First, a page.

On a day in early February in a room above Finisterre, a brand whose philosophy is closely aligned to that of Transition Bath’s, Ella Milburn from Everyday Foraging explained the benefits of eating wild.
Wild foods, Ella told us, are delicious, sustainable and free. All around us, even along the city’s streets, are trees and bushes full of fruit that is ripe for the picking but which is often ignored. For example, rosehips contain 20 times as much Vitamin C than oranges, pound for pound, and can be used to make tasty syrups, jellies and cordials. Aliums, such as wild garlic and three-cornered leek, are great for making pesto or adding to soups and stews. Wild salads, like dandelion and wood sorrel, are abundant and using these plants means you may never have to buy supermarket salad again.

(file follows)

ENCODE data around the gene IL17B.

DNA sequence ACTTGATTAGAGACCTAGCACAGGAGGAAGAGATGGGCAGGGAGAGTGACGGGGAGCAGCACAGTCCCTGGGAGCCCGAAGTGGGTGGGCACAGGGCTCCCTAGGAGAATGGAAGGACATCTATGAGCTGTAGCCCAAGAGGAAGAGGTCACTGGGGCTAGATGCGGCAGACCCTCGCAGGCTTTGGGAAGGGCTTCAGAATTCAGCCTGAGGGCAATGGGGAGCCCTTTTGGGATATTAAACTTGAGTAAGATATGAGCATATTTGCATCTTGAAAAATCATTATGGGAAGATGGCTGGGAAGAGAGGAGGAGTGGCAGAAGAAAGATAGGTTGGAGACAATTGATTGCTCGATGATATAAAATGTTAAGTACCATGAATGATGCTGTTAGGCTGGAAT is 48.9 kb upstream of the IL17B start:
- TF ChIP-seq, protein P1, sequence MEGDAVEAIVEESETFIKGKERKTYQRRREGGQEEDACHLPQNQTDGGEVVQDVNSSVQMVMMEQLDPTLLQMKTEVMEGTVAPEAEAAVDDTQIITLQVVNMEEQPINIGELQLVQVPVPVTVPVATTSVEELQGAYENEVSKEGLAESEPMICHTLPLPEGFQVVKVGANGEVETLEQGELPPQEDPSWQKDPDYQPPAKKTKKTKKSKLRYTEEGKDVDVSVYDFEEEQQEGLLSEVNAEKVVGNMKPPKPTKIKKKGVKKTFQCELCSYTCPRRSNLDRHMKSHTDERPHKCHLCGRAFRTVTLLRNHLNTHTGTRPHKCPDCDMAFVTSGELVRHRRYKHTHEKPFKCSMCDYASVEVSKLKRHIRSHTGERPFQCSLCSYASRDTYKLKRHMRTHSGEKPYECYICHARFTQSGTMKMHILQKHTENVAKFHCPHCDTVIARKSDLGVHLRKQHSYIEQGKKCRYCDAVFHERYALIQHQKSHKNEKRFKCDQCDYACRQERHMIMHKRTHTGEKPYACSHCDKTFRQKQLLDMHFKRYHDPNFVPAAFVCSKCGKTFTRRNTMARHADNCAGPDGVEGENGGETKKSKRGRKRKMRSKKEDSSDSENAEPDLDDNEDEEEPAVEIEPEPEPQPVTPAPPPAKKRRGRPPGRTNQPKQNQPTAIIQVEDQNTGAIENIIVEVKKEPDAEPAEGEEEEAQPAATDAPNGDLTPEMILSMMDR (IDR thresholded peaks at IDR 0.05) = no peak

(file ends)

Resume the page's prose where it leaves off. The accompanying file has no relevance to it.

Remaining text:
Ella also spoke of lesser known edible plants like Fat Hen, Himalayan Balsam Seed and Staghorn Sumac, which are all highly nutritious. But she warned us not to eat any fungi unless we can be certain it is edible. Some edible fungi that are easier to identify are field blewit, chicken of the woods and oyster mushrooms, but always double check before you try them. Ella then went on to talk about how to preserve your foraging finds by making jams, jellies, chutneys, vinegars and cordials or by using dehydration or lacto fermentation techniques.
The key message was to forage sustainably by only harvesting in areas of abundance, only taking what you need and respecting ecosystems. As well as the health benefit of eating fresh, local food, foraging outdoors gives massive mental health benefits and can also build a sense of community. When asked “Why forage?” Ella’s response is “Why not!”.
Join Ella on our upcoming foraging walks: Wild Pestos (16 March), Wild Salads (7 April) and Wild Cordials (1 May).